The country’s first Chief Sustainability Officer was appointed in 2004, at DuPont. Today there are more than three-dozen public U.S. companies with a position with that title, and many more have a senior executive charged with some iteration of sustainability, corporate responsibility, or citizenship.
There’s one obvious concern about these roles: Do they matter? Most if not all of the companies involved in every major recent corporate disaster, such as the 2010 Deepwater Horizon oil spill and the 2013 Rana Plaza factory collapse, had executives with such titles. How can onlookers know whether a CSO (or equivalent by another name) is driving real change, or is just the Chief Greenwasher?
One way is, of course, to follow the money. Some CSOs are having an impact by managing big budgets and projects: MGM Resorts CSO Cindy Ortega told me that she is leading a $30 million initiative to install more energy-efficient lighting across all 17 MGM resorts. Others help decide how the company allocates its resources: Elaine Dorward-King, Newmont Mining’s executive vice president of sustainability and external relations, sits on the four-person committee with the CEO, CFO, and the head of exploration, deciding which projects go to the board for final approval.
But oftentimes the most important achievements of a Chief Sustainability Officer are those that are so embedded in the core business of the company that they’re practically invisible—not comprising a big budget for the sustainability department, and certainly not the sort of thing you can photograph for a sustainability report or website.
For example, consider the information-technology company EMC. As of 2013, EMC requires every software and hardware product to undergo an energy-efficiency review before launch. The review is not a separate process owned by the sustainability function, but “embedded in the corporate process for all products,” Kathrin Winkler, EMC’s CSO, explained to me. According to Winkler, it took her and her team two years to get that requirement in place, which has been key to ensuring that sustainability is central to the company’s core business.
Another way a CSO can have an impact is to shape the company’s long-term direction. Frank O’Brien-Bernini, CSO of Owens Corning, told me:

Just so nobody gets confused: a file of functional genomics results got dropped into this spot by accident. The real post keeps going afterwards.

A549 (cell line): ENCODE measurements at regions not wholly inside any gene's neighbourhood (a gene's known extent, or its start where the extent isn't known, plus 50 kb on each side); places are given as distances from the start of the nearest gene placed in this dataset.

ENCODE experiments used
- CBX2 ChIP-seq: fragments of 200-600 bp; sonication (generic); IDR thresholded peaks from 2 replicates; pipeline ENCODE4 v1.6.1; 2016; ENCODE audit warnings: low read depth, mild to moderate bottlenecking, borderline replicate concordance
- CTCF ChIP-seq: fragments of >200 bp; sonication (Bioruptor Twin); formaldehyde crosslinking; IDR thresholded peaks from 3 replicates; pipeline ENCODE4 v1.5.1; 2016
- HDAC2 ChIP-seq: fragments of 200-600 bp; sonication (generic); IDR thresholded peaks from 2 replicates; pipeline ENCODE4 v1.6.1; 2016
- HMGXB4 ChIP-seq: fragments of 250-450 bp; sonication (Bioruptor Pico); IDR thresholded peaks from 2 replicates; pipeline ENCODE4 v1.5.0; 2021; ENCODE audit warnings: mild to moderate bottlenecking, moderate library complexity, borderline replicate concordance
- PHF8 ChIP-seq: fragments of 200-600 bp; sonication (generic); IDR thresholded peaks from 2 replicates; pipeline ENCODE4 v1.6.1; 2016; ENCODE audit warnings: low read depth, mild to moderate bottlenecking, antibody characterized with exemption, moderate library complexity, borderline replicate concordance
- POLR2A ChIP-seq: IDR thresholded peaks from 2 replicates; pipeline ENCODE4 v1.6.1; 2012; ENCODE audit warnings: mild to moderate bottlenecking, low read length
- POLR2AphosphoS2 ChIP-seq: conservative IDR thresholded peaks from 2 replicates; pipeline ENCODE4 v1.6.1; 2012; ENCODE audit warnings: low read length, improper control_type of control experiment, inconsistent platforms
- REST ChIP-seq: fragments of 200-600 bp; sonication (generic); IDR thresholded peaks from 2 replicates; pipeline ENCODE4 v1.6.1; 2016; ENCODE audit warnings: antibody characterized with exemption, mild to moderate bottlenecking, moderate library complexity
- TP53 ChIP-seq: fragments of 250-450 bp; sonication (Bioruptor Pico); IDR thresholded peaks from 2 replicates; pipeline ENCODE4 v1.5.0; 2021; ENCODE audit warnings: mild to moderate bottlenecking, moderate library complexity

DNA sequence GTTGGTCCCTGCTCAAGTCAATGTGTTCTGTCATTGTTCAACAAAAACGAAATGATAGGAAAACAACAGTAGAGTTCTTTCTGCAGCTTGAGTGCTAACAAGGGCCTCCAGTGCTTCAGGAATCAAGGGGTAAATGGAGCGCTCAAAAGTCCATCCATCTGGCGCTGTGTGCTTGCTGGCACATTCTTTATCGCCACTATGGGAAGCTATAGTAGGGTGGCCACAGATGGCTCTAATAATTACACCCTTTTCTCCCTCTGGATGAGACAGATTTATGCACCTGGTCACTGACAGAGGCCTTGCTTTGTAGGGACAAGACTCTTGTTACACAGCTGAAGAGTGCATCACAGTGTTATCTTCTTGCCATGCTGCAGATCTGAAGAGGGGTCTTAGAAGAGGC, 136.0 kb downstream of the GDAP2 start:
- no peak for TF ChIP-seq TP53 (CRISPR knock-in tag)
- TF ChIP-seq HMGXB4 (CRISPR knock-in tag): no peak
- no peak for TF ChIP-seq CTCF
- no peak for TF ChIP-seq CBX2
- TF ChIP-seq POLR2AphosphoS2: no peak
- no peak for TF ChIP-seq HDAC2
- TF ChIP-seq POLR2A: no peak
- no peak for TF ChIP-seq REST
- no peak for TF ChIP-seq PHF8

The strategic aspect of a Chief Sustainability Officer is that you have the expectation from the CEO and the CFO to be the voice of not just what's happening next week or next month, but also the view on trends, risks, and opportunities over the mid- to long-term. This influences our business strategies, including the resources we use, the processes we operate and the products we offer. For example, developing a strategic view on whether building codes will be advancing in India, or China, or Brazil, mimicking what's gone on in Western Europe and the United States, helps to frame our opportunities in those regions. Can we influence that trajectory? Where can we lead change, and where should we be responsive?
A CSO’s answers to these questions might not be immediately visible, but are deeply influential.
But even the most empowered CSO will come up against the limits of what his or her position—and his or her company—can do. Scott Griffin is CSO of Greif, the industrial packaging company. He told me that in 2012 the company was looking to build a new manufacturing plant. The company wanted to site the plant in Haiti, bringing with it tens of millions of dollars of capital investment and much-needed jobs. (Greif CEO David Fischer was in Haiti after the 2010 earthquake, and after seeing people use dirty, heavy jerry cans to transport water initiated the creation of a water backpack. He also sits on the board of a children’s home in Haiti.)
But Greif couldn’t get the numbers to work: There was no way to secure the capital at a low enough rate from lenders, given the poor infrastructure and high levels of corruption in Haiti. “If I could get a discount on capital, then I would pump those discounted capital numbers through the business plan and it would equalize or potentially make Haiti look more attractive," Griffin explained to me. Such a large investment couldn’t be “a philanthropic case. We had to have the business case.” The plant went elsewhere that was considered “less risky,” showing that even a CSO and CEO who want to use their business to promote positive social change can only do so much.
That said, if a CSO has a seat at the table where major decisions are made and is genuinely connected with the company’s operations, then he or she has the potential to affect real change. But for this still-relatively-young position, none of those features are automatically granted with the title.
When I asked Owens Corning’s Brien-Bernini what observers should look for to determine whether the work that a CSO is doing is meaningful, he suggested:
I would tell folks to look for things that really matter. Look for goals that are responsive to the significant challenges in the world. If it's a big industrial manufacturing firm that's got big, heavy industrial operations, at a minimum I would expect to see significant goals and transparent reporting for carbon reduction, energy reduction, and water use reduction. If I see a glossy brochure talking about recycling at their headquarters, while helpful, that would say to me they have not gotten their arms around the materiality of what they do, understanding what matters most.
Few other C-Suite positions have to work so hard just to define the very content of their work. Other roles that we’ll explore in this series have much longer histories, with the clarity as well as the baggage that comes with longevity. In our next installment, later this week, we’ll explore one such role: The Lawyer.